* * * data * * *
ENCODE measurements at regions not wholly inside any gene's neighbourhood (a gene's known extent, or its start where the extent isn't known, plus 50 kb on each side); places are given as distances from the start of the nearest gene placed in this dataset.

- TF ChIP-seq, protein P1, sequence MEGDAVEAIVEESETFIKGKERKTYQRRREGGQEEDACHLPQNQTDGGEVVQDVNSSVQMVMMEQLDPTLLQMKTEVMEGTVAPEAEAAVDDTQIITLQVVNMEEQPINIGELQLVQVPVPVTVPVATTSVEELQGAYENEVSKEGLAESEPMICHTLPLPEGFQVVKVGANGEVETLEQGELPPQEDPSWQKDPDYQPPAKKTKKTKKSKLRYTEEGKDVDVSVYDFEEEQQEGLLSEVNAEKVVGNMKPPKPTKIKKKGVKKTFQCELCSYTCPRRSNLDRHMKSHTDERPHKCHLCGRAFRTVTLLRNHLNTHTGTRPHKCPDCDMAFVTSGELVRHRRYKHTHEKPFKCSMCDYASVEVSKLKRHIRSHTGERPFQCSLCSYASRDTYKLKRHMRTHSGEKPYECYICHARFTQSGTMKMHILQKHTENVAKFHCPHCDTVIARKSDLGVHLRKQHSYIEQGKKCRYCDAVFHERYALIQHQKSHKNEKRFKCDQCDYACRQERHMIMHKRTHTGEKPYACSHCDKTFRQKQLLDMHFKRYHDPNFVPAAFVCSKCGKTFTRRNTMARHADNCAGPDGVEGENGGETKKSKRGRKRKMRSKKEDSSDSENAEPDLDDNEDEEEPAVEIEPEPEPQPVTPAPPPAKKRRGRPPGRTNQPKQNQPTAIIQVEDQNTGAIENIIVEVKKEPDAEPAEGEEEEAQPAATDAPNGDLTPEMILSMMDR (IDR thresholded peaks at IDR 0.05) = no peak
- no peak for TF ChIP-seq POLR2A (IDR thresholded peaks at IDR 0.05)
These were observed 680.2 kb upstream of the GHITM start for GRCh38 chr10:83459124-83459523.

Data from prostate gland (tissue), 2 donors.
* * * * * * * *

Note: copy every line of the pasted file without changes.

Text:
ENCODE measurements at regions not wholly inside any gene's neighbourhood (a gene's known extent, or its start where the extent isn't known, plus 50 kb on each side); places are given as distances from the start of the nearest gene placed in this dataset.

- TF ChIP-seq, protein P1, sequence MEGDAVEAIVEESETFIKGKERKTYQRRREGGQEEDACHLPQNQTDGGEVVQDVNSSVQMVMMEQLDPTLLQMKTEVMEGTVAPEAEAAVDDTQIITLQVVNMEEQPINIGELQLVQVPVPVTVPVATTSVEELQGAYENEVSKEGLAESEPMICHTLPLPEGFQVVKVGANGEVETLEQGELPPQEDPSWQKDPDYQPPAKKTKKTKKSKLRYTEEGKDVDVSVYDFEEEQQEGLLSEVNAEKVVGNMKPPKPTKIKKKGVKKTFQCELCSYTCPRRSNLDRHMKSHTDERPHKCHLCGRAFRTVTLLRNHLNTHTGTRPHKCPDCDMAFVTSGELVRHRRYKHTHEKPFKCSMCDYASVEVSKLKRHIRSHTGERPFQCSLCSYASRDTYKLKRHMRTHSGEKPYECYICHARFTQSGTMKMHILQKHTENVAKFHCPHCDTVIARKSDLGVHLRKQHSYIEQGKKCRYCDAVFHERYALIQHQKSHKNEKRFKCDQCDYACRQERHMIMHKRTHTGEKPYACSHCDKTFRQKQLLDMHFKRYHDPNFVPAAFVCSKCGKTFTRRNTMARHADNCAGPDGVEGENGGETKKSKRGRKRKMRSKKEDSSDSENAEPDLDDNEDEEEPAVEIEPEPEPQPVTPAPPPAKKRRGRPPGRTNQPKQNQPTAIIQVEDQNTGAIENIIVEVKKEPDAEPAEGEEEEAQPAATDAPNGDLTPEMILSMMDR (IDR thresholded peaks at IDR 0.05) = no peak
- no peak for TF ChIP-seq POLR2A (IDR thresholded peaks at IDR 0.05)
These were observed 680.2 kb upstream of the GHITM start for GRCh38 chr10:83459124-83459523.

Data from prostate gland (tissue), 2 donors.